They finally realised how serious it was. With stock markets tumbling, bond yields on vulnerable debt blowing out and the euro in danger of failing its first big stress test, the European Union and International Monetary Fund came out with a huge rescue plan.
Greece’s decision to ask for help from its European Union partners and the International Monetary Fund has triggered a new wave of notes on where the country’s debt crisis stands and what will happen next. For the most part, they have managed to avoid groan-inducing headlines referencing marathons, tragedies, Hellas having no fury or even Big Fat Greek Defaults.
The rescue plan put together for Greece by its European Union partners was not working anyway — at least as far as financial market speculation was concerned. But then up pops Axel Weber, Bundesbank chief and European Central Bank governing council members.
What do Poland, the European Union’s brightest economic light, and Greece, its dimmest, have in common? Both have plans to cut their budget deficits to the Union’s prescribed 3 percent level by 2012, and both of those plans depend on a lot of ifs.
from Global News Journal:
In the space of a few weeks, the idea of creating a European Monetary Fund to rescue financially troubled EU member states has gone from being a high-level brainwave from a pair of economists to a major policy initiative backed by powerbroker Germany. In EU terms, that's Formula One fast.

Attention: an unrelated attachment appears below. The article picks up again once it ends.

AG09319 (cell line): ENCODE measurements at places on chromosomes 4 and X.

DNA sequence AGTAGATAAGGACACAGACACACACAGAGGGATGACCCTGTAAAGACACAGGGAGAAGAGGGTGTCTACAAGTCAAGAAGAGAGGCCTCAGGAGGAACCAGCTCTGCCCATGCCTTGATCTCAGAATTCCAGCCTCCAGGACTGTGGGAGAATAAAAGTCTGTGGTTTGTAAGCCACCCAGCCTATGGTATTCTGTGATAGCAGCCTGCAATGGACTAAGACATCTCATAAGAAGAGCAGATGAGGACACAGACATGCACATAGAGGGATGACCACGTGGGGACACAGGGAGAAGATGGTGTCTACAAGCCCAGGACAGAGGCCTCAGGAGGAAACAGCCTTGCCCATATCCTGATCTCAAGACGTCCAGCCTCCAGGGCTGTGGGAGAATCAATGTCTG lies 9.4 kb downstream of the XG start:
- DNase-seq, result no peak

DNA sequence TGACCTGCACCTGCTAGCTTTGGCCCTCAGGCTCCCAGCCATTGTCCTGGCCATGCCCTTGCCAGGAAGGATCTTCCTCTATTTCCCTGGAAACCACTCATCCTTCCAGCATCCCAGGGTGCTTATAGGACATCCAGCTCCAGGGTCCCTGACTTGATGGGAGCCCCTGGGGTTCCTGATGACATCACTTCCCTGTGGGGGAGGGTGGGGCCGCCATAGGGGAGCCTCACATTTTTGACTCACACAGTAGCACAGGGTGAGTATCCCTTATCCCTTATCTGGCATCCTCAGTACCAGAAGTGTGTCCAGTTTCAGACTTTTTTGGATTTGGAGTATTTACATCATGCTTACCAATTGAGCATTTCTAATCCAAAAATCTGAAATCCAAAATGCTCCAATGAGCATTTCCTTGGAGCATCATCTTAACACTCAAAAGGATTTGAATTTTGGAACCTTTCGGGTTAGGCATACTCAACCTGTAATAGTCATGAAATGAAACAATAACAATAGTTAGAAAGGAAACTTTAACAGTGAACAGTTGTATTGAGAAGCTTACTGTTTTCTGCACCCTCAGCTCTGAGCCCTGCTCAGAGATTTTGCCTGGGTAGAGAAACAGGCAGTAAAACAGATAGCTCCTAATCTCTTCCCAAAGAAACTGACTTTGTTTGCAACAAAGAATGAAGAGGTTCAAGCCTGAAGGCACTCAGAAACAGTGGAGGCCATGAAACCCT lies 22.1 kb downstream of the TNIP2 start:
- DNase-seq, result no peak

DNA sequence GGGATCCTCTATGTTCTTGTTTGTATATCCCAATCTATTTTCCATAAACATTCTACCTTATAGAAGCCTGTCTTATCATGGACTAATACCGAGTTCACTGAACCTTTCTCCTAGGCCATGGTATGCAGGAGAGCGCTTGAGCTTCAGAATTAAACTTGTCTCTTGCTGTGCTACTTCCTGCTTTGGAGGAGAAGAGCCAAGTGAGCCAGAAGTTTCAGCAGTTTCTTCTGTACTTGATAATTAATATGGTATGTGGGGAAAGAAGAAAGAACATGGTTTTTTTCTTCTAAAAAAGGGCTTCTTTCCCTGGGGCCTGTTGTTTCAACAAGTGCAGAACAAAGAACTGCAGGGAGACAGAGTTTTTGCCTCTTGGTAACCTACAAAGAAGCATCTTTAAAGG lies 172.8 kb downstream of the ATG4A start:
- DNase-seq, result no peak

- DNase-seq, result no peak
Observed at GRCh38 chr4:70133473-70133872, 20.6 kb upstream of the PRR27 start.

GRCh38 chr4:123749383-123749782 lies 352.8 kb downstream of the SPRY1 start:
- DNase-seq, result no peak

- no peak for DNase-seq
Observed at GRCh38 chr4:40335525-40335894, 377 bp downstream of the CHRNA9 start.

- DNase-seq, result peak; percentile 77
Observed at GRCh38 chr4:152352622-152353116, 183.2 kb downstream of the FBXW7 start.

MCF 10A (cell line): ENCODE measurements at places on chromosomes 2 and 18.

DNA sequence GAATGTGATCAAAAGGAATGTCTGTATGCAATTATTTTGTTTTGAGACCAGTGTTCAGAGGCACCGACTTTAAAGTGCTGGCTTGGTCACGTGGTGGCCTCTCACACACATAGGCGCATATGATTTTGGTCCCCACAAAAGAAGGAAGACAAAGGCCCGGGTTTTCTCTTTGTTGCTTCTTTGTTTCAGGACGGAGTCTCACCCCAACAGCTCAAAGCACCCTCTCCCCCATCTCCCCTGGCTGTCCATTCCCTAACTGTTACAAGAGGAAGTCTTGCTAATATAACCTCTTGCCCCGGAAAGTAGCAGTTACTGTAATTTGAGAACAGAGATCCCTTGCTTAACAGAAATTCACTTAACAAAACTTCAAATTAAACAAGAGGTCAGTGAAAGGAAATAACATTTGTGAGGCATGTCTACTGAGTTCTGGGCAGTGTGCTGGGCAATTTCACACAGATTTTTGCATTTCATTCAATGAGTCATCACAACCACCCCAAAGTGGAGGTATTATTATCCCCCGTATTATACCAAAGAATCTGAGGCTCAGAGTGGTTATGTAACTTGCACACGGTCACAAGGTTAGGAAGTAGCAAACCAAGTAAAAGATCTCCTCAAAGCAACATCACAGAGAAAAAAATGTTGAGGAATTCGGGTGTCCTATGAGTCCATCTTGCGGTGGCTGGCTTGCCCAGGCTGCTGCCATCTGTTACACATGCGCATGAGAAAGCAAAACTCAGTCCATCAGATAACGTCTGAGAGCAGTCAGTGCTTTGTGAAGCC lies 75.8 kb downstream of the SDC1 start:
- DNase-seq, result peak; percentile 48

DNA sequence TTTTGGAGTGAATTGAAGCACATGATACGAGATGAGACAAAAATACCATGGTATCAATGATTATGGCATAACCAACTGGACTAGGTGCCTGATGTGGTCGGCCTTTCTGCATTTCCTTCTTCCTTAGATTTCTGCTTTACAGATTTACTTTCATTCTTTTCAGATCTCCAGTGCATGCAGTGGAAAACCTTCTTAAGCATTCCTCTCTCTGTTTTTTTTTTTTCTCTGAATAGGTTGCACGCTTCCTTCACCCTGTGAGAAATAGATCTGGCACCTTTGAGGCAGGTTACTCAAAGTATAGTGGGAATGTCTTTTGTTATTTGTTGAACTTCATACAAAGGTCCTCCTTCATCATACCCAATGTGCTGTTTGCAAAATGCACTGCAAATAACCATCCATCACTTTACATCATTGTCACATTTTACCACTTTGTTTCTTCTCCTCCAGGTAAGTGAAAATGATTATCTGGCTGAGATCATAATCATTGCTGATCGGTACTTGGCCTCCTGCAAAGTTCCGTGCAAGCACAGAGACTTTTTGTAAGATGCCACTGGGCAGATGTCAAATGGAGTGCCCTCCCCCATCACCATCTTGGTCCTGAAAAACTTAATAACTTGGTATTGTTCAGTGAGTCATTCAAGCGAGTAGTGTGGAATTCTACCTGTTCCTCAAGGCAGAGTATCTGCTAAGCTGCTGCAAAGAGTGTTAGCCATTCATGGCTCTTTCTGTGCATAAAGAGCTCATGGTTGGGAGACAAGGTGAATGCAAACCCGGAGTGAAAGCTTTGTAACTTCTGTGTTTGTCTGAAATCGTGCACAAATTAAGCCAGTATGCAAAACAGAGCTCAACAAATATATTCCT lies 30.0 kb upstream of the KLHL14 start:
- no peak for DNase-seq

Member states of the European Union like to think of themselves as partners, sharing in a common future. But when it comes to business, things tend to go by the board. Consider, for example, the scramble to outdo each other in attracting investment from outside the bloc.
“I’d be Carrie, I guess, since I like to write,” he told the Finnish newspaper Helsingin Sanomat when asked about which character in the show he most resembles.
Any doubts about financial markets’ faith in European Central Bank President Jean-Claude Trichet’s cure-all ability should have been put to rest after a euro flurry over Trichet cutting short a visit to Sydney to return to Brussels for a meeting of European Union leaders.
The reality of ‘political economy’ is something that irritates many economists — the “purists”, if you like. The political element is impossible to model; it often flies in the face of textbook economics; and democratic decision-making and backroom horse trading can be notoriously difficult to predict and painfully slow. And political economy is all pervasive in 2010 — Barack Obama’s proposals to rein in the banks is rooted in public outrage; reading China’s monetary and currency policies is like Kremlinology; capital curbs being introduced in Brazil and elsewhere aim to prevent market overshoot; and British budgetary policies are becoming the political football ahead of this spring’s UK election. The list is long, the outcomes uncertain, the market risk high.